Eric Sammons has written an insightful book titled Holiness for Everyone: the Practical Spirituality of St. Josemaría Escrivá, with a foreword by Scott Hahn.
Sammons writes with the zeal of a convert and the joy that comes from finding within the Church many helpers on the road to holiness. That journey will end only in heaven, where we will enjoy permanent ecstasy in God’s presence.
Sammons finds his spiritual coaching in the spirituality of St. Josemaría Escrivá and the supernatural family he founded — Opus Dei. Though he is not a member of the personal prelature, Sammons is obviously an admirer.
This book is quite useful for those many “ordinary Catholics” who realize that holiness for a layperson normally will require exercising one’s faith in the world — in work, family life, friendships, corporal and spiritual works of mercy, etc.
When St. Josemaría was asked what Opus Dei could be compared to, he pointed to the first Christians as the role models. For the first 200 years or so, all spirituality — whether of bishops, priests, deacons or laity — could be simply summarized as Christ and his Spirit, as handed down through the Scriptures and the authority of the Chair of Peter and the bishops in communion with him. During this time the Church grew and flourished throughout the known civilized world and beyond without the need of external structures. From Nero to Constantine, Christians were illegal at worst and second-class citizens at best.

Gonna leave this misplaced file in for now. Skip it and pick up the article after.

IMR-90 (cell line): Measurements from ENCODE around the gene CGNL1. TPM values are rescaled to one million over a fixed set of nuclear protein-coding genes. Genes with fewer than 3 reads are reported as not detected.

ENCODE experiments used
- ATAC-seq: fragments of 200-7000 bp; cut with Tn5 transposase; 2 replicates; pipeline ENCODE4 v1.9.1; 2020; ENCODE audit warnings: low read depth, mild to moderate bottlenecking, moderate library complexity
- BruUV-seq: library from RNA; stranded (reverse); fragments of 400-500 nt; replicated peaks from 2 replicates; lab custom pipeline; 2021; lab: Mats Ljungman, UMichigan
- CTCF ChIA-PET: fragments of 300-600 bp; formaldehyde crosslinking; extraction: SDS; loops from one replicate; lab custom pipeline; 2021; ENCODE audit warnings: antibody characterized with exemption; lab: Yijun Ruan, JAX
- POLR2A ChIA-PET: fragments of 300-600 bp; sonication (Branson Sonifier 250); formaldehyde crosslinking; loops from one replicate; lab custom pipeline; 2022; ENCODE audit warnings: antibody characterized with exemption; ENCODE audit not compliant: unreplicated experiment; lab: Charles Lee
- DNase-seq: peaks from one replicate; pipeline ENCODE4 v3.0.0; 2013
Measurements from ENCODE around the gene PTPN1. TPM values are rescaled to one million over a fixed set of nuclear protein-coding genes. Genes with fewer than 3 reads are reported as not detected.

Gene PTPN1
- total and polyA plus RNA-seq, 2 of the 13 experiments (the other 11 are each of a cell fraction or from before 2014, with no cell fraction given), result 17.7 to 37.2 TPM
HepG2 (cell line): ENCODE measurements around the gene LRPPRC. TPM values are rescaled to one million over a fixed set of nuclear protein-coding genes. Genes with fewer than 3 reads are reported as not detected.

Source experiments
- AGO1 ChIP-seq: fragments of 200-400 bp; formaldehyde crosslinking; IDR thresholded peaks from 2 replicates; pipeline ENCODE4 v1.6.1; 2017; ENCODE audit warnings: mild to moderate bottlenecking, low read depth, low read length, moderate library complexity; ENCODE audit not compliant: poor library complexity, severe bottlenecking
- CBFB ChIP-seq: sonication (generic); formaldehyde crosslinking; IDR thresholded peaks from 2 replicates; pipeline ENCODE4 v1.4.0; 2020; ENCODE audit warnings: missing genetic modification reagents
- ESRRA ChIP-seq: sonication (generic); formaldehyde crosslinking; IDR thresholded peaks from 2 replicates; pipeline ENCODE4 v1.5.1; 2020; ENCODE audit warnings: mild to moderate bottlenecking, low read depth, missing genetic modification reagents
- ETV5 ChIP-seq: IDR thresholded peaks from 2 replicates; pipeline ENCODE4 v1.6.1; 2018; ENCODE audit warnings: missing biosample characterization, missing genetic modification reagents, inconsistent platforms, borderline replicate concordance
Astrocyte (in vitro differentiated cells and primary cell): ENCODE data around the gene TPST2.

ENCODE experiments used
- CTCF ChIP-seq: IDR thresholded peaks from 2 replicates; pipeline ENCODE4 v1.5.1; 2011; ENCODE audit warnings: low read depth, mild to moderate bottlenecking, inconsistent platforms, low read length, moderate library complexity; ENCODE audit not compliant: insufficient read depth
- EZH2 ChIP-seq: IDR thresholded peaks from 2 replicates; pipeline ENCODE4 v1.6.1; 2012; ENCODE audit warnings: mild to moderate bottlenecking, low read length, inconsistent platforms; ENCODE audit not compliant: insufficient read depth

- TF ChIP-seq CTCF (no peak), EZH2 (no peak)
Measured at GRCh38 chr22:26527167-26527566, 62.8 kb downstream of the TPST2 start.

Sammons understands that we have gone full circle in some ways and that the heart of the Second Vatican Council teaching was about the universal call to holiness. Opus Dei, founded in 1928, was in the vanguard of this realization.
“St. Josemaría develops a practical spirituality that gives concrete means for ordinary people to achieve holiness in the midst of their duties and responsibilities. Specifically, I divide his practical advice into the three areas of prayer, family life, and professional work, which we will see includes all activities of life and life within the Church.”
Sammons rightly praises St. Thomas More, whose life (almost 500 years before the Second Vatican Council) embodied the truth that an ordinary person very much in the world could aspire to holiness in his life and witness. (The Church took almost all of those 500 years to finally canonize him.)
Sammons also mentions (and rightly so) St. Francis de Sales’ Introduction to the Devout Life as a prophetic work on lay holiness, although most of St. Francis’ work seemed to be with the titled and wealthy.
At the end of each chapter Sammons includes a section called “Read, Meditate and Pray.” As he puts it, “these ideas are for further thought, and reading will help you deepen your knowledge and understanding of the chapter’s topics.”
This fine book is not St. Josemaría for Dummies but rather St. Josemaría for future saints. Get to work!
Father C. John McCloskey III is a Church historian and research fellow at the Faith and Reason Institute in Washington, D.C.
HOLINESS FOR EVERYONE
The Practical Spirituality of St. Josemaría Escrivá
By Eric Sammons
Our Sunday Visitor, 2012
144 pages, $12.95
To order: osv.com